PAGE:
18. 18. Heiden AC, Kobel K, C. Langebartels C, Schuh-Thomas G, Wildt J (2003) Emissions of Oxygenated Volatile Organic Compounds from Plants Part I: Emissions from Lipoxygenase Activity. Journal of Atmospheric Chemistry 45: 143–172.
  19. 19. Feussner I, Wasternack C (2002) The lipoxygenase pathway. Annual Review of Plant Biology 53: 275–97.
  20. 20. Croft KPC, Jiittner F, Slusarenko AJ (1993) Volatile Products of the Lipoxygenase Pathway Evolved from Phaseolus vulgaris (L.) Leaves inoculated with Pseudomonas syringae pv phaseolicola. Plant Physiology 101: 13–24.
  21. 21. Ton J, D'Alessandro M, Jourdie V, Jakab G, Karlen D, et al. (2007) Priming by airborne signals boosts direct and indirect resistance in maize. Plant Journal 49: 16–26.
  22. 22. Heil M, Silva Bueno JC (2007) Within-plant signaling by volatiles leads to induction and priming of an indirect plant defense in nature. Proc Natl Acad Sci U S A 104: 5467–5472.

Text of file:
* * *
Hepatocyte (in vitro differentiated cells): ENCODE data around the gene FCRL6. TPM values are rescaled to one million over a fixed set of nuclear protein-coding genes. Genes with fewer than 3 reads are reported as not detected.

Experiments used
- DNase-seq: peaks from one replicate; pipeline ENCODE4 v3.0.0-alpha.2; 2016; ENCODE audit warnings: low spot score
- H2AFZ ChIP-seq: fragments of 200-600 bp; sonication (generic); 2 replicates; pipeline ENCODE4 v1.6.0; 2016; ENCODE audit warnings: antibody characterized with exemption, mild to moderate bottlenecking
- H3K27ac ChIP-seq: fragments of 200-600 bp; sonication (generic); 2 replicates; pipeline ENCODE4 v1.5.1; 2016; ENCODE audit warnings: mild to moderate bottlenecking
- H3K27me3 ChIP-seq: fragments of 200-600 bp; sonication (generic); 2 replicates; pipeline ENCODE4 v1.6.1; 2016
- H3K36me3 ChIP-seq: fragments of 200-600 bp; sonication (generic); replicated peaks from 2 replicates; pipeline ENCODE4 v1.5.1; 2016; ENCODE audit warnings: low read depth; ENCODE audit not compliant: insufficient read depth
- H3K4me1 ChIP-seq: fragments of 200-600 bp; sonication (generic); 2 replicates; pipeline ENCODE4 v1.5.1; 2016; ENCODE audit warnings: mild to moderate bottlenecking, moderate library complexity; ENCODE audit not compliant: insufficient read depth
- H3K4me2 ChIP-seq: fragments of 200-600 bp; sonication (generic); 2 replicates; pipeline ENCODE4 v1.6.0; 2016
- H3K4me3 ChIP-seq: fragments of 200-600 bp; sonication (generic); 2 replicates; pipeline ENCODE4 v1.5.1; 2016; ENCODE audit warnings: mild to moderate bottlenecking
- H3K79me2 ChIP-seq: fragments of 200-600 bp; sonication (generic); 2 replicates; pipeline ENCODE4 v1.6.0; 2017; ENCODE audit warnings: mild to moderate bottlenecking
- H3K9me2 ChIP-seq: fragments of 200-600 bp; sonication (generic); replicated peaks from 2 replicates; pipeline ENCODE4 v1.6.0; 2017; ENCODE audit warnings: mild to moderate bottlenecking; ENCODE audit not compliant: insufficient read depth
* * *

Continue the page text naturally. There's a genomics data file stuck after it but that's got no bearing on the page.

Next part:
23. 23. Allmann S, Baldwin IT (2010) Insects betray themselves in nature to predators by rapid isomerization of green leaf volatiles. Science 329: 1075–1078.
  24. 24. Farag MA, Paré PW (2002) C6-Green leaf volatiles trigger local and systemic VOC emissions in tomato. Phytochemistry 61: 545–554.
  25. 25. Farag MA, Fokar M, Abd H, Zhang H, Allen RD, et al. (2005) (Z)-3-Hexenol induces defense genes and downstream metabolites in maize. Planta 220: 900–909.
  26. 26. Ruther J, Kleier S (2005) Plant–Plant signaling: ethylene synergizes volatile emission in Zea mays induced by exposure to (Z)-3-Hexen-1-ol. Journal of Chemical Ecology 31: 2217–2222.
  27. 27. Sharkey TD (1996) Emission of low-molecular-mass hydrocarbons from plants. Trends in Plant Science 1: 78–82.
  28. 28. Wasternack C, Parthier B (1997) Jasmonate-signalled plant gene expression. Trends in Plant Science 2: 302-207.
  29. 29. Loreto F, Barta C, Brilli F, Nogues I (2006) On the induction of volatile organic compound emissions by plants as consequence of wounding or fluctuations of light and temperature. Plant Cell and Environment 29: 1820–1828.
  30. 30. Beauchamp J, Wisthaler A, Hansel A, Kleist E, Miebach M, et al. (2005) Ozone induced emissions of biogenic VOC from tobacco: relationships between ozone uptake and emission of LOX products. Plant, Cell and Environment 28: 1334–1343.